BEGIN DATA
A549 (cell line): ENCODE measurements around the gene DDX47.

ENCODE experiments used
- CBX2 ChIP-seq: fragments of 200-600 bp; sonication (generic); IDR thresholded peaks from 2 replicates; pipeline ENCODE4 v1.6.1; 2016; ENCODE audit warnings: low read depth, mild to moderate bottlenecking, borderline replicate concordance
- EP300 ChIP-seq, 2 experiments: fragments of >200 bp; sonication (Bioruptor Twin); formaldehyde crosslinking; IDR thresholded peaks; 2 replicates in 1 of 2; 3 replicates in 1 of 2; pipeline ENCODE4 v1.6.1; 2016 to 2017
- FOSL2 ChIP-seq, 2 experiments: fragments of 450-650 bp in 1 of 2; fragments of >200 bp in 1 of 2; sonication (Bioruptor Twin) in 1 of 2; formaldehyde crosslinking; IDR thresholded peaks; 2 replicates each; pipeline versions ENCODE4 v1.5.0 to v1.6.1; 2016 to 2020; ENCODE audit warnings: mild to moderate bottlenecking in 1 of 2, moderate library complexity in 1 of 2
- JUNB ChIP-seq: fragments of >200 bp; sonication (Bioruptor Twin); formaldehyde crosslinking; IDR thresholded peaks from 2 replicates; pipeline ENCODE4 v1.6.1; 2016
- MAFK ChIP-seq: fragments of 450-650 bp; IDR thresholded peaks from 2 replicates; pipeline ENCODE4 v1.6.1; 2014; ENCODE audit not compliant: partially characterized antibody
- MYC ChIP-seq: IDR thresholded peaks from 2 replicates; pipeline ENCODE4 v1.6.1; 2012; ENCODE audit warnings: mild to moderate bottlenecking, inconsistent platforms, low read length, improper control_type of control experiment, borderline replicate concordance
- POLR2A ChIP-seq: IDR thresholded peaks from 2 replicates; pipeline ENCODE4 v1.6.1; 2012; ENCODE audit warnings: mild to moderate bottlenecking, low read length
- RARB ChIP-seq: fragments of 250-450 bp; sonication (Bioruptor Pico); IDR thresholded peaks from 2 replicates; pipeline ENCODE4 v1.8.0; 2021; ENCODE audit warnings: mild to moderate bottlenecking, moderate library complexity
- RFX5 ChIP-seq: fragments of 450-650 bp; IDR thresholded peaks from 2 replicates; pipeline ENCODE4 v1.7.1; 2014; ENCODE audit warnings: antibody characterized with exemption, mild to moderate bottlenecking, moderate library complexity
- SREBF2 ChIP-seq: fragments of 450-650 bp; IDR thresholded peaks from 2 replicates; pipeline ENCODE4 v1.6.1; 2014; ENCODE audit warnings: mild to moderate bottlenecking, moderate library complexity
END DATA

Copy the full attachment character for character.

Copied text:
A549 (cell line): ENCODE measurements around the gene DDX47.

ENCODE experiments used
- CBX2 ChIP-seq: fragments of 200-600 bp; sonication (generic); IDR thresholded peaks from 2 replicates; pipeline ENCODE4 v1.6.1; 2016; ENCODE audit warnings: low read depth, mild to moderate bottlenecking, borderline replicate concordance
- EP300 ChIP-seq, 2 experiments: fragments of >200 bp; sonication (Bioruptor Twin); formaldehyde crosslinking; IDR thresholded peaks; 2 replicates in 1 of 2; 3 replicates in 1 of 2; pipeline ENCODE4 v1.6.1; 2016 to 2017
- FOSL2 ChIP-seq, 2 experiments: fragments of 450-650 bp in 1 of 2; fragments of >200 bp in 1 of 2; sonication (Bioruptor Twin) in 1 of 2; formaldehyde crosslinking; IDR thresholded peaks; 2 replicates each; pipeline versions ENCODE4 v1.5.0 to v1.6.1; 2016 to 2020; ENCODE audit warnings: mild to moderate bottlenecking in 1 of 2, moderate library complexity in 1 of 2
- JUNB ChIP-seq: fragments of >200 bp; sonication (Bioruptor Twin); formaldehyde crosslinking; IDR thresholded peaks from 2 replicates; pipeline ENCODE4 v1.6.1; 2016
- MAFK ChIP-seq: fragments of 450-650 bp; IDR thresholded peaks from 2 replicates; pipeline ENCODE4 v1.6.1; 2014; ENCODE audit not compliant: partially characterized antibody
- MYC ChIP-seq: IDR thresholded peaks from 2 replicates; pipeline ENCODE4 v1.6.1; 2012; ENCODE audit warnings: mild to moderate bottlenecking, inconsistent platforms, low read length, improper control_type of control experiment, borderline replicate concordance
- POLR2A ChIP-seq: IDR thresholded peaks from 2 replicates; pipeline ENCODE4 v1.6.1; 2012; ENCODE audit warnings: mild to moderate bottlenecking, low read length
- RARB ChIP-seq: fragments of 250-450 bp; sonication (Bioruptor Pico); IDR thresholded peaks from 2 replicates; pipeline ENCODE4 v1.8.0; 2021; ENCODE audit warnings: mild to moderate bottlenecking, moderate library complexity
- RFX5 ChIP-seq: fragments of 450-650 bp; IDR thresholded peaks from 2 replicates; pipeline ENCODE4 v1.7.1; 2014; ENCODE audit warnings: antibody characterized with exemption, mild to moderate bottlenecking, moderate library complexity
- SREBF2 ChIP-seq: fragments of 450-650 bp; IDR thresholded peaks from 2 replicates; pipeline ENCODE4 v1.6.1; 2014; ENCODE audit warnings: mild to moderate bottlenecking, moderate library complexity